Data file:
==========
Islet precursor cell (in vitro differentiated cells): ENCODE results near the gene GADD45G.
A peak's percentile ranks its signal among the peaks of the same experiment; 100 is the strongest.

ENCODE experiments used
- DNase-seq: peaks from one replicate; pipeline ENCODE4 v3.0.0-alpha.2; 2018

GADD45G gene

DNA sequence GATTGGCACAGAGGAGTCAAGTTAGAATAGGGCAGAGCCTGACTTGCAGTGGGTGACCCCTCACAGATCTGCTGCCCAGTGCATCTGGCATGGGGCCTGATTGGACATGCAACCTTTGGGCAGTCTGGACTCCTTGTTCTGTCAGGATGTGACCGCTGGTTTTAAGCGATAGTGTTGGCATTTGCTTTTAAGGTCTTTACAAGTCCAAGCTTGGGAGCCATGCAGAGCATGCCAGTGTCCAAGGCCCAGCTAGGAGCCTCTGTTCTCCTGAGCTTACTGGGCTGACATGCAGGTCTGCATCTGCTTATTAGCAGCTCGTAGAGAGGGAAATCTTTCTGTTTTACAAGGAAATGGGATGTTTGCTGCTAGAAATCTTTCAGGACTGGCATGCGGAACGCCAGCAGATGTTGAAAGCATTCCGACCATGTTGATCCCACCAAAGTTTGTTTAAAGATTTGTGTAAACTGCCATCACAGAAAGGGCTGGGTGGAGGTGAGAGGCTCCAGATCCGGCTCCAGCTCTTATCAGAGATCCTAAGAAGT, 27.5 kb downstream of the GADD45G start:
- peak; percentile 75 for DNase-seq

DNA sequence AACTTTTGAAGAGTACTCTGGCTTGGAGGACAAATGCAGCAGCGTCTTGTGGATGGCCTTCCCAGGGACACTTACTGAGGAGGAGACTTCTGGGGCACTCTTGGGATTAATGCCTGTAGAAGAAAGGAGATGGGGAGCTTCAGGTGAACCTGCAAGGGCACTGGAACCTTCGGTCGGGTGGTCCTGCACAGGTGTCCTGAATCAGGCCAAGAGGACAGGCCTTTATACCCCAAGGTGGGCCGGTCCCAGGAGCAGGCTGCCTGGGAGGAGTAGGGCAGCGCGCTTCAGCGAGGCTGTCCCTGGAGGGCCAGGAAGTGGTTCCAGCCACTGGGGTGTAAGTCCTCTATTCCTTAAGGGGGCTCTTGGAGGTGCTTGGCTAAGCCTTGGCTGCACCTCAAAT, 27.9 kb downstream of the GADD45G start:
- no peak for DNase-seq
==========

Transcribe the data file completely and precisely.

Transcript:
Islet precursor cell (in vitro differentiated cells): ENCODE results near the gene GADD45G.
A peak's percentile ranks its signal among the peaks of the same experiment; 100 is the strongest.

ENCODE experiments used
- DNase-seq: peaks from one replicate; pipeline ENCODE4 v3.0.0-alpha.2; 2018

GADD45G gene

DNA sequence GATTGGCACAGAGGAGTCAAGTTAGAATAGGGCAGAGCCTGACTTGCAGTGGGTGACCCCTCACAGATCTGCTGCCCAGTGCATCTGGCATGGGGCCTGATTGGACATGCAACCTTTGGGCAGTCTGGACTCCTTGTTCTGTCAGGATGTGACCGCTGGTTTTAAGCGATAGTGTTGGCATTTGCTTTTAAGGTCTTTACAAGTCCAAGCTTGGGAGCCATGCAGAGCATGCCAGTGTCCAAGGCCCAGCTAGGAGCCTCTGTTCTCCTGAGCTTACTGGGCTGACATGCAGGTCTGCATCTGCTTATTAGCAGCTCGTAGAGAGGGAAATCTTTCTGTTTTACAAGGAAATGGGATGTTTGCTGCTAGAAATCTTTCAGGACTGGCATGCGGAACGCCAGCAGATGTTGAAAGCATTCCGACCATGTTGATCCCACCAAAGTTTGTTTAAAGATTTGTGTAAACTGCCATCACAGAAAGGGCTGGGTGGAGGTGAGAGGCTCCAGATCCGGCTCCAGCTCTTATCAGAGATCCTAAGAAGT, 27.5 kb downstream of the GADD45G start:
- peak; percentile 75 for DNase-seq

DNA sequence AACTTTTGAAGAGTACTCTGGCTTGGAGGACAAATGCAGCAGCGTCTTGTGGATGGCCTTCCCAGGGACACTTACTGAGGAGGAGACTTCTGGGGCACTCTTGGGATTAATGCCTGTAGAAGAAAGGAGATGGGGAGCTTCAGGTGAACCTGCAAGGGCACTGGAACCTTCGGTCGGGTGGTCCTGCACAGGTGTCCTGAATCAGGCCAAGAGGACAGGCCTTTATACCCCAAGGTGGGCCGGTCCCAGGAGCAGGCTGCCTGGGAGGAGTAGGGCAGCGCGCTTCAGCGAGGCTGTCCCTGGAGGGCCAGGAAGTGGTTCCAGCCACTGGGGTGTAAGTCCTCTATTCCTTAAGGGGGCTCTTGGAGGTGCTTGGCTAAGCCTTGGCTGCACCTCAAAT, 27.9 kb downstream of the GADD45G start:
- no peak for DNase-seq